It's one thing to battle an epidemic in an authoritarian state like China, which can isolate an entire epicenter city. It's another in a free nation like Italy, where government curfews and curtailed rights are relics of a tortured history. The world is now finding out what happens when a contagion hits open continental borders and citizens accustomed to free speech and movement.
China bought the rest of the world time with draconian quarantines designed to contain the novel coronavirus. But Western governments will have difficulty containing outbreaks in the same way. And while Beijing can impose news blackouts, Western governments can't, meaning that political pressure can quickly escalate -- and so can financial panic.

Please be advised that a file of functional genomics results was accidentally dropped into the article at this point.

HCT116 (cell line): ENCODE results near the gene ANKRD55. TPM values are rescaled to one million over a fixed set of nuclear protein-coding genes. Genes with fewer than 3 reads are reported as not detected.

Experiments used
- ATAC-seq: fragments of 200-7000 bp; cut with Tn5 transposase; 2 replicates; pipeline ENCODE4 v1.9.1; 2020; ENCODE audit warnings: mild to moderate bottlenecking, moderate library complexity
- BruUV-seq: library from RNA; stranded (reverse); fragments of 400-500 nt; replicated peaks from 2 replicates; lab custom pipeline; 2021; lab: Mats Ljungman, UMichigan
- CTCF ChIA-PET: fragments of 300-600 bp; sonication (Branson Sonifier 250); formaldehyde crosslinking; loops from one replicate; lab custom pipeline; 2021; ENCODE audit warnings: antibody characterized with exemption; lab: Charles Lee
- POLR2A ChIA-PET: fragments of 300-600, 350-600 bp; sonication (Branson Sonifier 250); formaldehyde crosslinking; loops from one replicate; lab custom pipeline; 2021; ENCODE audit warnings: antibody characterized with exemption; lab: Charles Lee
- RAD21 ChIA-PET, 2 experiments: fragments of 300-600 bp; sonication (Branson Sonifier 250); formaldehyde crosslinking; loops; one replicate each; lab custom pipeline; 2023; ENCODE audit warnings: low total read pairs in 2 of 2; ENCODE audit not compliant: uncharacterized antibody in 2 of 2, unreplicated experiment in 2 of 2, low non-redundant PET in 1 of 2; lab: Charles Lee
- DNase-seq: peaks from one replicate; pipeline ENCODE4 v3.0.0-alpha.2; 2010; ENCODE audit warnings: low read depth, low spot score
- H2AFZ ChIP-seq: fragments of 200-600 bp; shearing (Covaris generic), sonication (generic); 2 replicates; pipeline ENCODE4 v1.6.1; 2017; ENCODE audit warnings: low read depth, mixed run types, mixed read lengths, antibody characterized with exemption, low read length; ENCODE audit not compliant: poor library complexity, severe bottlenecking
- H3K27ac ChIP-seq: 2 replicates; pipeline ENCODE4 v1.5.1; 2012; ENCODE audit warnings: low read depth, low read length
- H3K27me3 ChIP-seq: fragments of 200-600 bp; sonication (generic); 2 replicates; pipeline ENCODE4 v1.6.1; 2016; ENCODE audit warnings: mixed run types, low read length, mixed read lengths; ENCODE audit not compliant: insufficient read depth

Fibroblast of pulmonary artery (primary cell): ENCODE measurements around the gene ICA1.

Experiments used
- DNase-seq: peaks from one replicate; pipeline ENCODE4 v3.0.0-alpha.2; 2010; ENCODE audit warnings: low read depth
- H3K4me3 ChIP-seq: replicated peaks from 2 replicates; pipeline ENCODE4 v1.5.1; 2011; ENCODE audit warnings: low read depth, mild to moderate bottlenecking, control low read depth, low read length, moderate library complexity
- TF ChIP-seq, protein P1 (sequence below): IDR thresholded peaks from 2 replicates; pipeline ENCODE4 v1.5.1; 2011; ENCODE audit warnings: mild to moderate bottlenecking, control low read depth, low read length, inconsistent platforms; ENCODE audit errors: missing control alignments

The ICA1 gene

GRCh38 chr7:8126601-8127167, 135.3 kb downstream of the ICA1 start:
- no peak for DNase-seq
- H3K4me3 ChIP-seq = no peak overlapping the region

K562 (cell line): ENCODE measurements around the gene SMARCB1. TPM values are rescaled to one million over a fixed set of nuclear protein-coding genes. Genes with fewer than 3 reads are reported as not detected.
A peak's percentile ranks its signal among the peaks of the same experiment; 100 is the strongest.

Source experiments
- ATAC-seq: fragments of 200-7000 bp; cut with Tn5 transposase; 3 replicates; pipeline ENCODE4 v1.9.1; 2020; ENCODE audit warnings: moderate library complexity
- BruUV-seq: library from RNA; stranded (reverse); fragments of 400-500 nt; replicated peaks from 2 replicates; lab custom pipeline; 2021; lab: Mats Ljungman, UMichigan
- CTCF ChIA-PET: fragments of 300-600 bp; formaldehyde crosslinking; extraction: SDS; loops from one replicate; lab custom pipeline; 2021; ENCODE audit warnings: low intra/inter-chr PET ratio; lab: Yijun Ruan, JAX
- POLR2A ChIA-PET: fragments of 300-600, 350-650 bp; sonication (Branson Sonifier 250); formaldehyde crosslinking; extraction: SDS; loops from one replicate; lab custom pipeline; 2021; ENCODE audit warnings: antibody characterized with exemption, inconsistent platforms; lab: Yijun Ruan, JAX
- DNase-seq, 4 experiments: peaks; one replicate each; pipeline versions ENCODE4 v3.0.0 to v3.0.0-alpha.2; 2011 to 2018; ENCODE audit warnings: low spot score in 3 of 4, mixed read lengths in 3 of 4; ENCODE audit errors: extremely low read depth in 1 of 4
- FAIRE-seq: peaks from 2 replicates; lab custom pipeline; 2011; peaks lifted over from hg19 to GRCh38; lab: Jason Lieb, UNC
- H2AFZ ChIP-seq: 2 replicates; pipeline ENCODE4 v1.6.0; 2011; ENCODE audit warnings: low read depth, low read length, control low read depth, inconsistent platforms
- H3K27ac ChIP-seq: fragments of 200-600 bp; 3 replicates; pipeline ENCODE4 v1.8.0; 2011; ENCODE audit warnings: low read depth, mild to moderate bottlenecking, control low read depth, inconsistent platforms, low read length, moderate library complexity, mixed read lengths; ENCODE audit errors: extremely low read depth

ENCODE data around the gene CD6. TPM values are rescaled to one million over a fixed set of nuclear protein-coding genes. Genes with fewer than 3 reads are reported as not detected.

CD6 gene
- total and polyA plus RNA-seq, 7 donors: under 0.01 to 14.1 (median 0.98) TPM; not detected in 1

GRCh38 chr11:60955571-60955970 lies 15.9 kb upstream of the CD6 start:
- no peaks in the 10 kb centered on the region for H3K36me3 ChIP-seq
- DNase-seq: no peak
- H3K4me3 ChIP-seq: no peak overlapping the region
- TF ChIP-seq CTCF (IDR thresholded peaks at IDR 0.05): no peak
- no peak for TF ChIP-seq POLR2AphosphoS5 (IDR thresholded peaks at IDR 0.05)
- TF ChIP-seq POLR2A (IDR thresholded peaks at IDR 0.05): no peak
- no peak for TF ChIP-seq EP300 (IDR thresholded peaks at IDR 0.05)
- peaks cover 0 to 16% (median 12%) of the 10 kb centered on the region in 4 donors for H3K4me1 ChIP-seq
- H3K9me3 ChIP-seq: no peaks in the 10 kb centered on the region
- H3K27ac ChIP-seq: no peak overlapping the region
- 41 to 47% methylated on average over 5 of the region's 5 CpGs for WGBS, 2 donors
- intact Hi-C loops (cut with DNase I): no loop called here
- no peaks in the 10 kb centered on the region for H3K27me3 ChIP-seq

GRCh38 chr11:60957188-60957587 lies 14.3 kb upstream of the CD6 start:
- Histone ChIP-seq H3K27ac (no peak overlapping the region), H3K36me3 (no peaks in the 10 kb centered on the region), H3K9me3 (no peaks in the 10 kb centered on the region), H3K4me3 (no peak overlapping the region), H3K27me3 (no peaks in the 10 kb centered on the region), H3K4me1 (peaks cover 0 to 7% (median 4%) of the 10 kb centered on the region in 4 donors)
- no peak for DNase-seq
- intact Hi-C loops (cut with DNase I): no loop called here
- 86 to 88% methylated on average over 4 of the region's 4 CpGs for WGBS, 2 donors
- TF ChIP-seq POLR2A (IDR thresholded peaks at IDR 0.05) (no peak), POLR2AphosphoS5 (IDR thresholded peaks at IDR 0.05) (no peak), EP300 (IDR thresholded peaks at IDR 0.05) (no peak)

Still, in a transparent system, medical experts can expect reliable data that will help them check an epidemic. And calm counsel from elected politicians can go a long way toward quieting public fear — if the leaders a